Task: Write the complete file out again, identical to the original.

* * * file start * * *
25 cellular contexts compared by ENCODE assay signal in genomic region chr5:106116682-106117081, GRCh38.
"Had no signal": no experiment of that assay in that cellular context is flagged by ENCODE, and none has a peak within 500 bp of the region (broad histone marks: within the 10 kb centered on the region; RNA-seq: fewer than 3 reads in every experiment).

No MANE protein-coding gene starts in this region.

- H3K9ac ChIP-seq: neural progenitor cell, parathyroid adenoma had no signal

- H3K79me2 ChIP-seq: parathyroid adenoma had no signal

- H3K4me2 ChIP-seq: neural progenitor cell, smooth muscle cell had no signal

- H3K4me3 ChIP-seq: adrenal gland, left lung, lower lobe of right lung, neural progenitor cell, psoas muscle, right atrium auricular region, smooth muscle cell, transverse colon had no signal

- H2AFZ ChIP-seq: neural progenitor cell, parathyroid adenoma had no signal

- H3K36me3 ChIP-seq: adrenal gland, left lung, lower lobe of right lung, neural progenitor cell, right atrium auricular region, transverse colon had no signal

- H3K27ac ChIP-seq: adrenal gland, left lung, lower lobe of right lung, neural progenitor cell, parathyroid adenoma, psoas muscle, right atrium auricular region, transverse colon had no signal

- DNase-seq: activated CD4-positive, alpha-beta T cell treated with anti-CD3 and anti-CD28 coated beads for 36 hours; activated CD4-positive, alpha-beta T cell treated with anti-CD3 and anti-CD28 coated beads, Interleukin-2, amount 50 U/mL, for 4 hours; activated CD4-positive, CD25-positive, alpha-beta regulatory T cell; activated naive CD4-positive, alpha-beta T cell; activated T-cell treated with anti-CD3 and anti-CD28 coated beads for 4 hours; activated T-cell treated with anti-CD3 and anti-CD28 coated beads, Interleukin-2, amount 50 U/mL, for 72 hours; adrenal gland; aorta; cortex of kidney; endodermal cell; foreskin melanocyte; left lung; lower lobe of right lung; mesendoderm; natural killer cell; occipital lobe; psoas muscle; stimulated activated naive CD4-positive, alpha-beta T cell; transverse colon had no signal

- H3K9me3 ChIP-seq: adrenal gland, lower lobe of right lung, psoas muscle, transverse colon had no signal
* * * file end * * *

25 cellular contexts compared by ENCODE assay signal in genomic region chr5:106116682-106117081, GRCh38.
"Had no signal": no experiment of that assay in that cellular context is flagged by ENCODE, and none has a peak within 500 bp of the region (broad histone marks: within the 10 kb centered on the region; RNA-seq: fewer than 3 reads in every experiment).

No MANE protein-coding gene starts in this region.

- H3K9ac ChIP-seq: neural progenitor cell, parathyroid adenoma had no signal

- H3K79me2 ChIP-seq: parathyroid adenoma had no signal

- H3K4me2 ChIP-seq: neural progenitor cell, smooth muscle cell had no signal

- H3K4me3 ChIP-seq: adrenal gland, left lung, lower lobe of right lung, neural progenitor cell, psoas muscle, right atrium auricular region, smooth muscle cell, transverse colon had no signal

- H2AFZ ChIP-seq: neural progenitor cell, parathyroid adenoma had no signal

- H3K36me3 ChIP-seq: adrenal gland, left lung, lower lobe of right lung, neural progenitor cell, right atrium auricular region, transverse colon had no signal

- H3K27ac ChIP-seq: adrenal gland, left lung, lower lobe of right lung, neural progenitor cell, parathyroid adenoma, psoas muscle, right atrium auricular region, transverse colon had no signal

- DNase-seq: activated CD4-positive, alpha-beta T cell treated with anti-CD3 and anti-CD28 coated beads for 36 hours; activated CD4-positive, alpha-beta T cell treated with anti-CD3 and anti-CD28 coated beads, Interleukin-2, amount 50 U/mL, for 4 hours; activated CD4-positive, CD25-positive, alpha-beta regulatory T cell; activated naive CD4-positive, alpha-beta T cell; activated T-cell treated with anti-CD3 and anti-CD28 coated beads for 4 hours; activated T-cell treated with anti-CD3 and anti-CD28 coated beads, Interleukin-2, amount 50 U/mL, for 72 hours; adrenal gland; aorta; cortex of kidney; endodermal cell; foreskin melanocyte; left lung; lower lobe of right lung; mesendoderm; natural killer cell; occipital lobe; psoas muscle; stimulated activated naive CD4-positive, alpha-beta T cell; transverse colon had no signal

- H3K9me3 ChIP-seq: adrenal gland, lower lobe of right lung, psoas muscle, transverse colon had no signal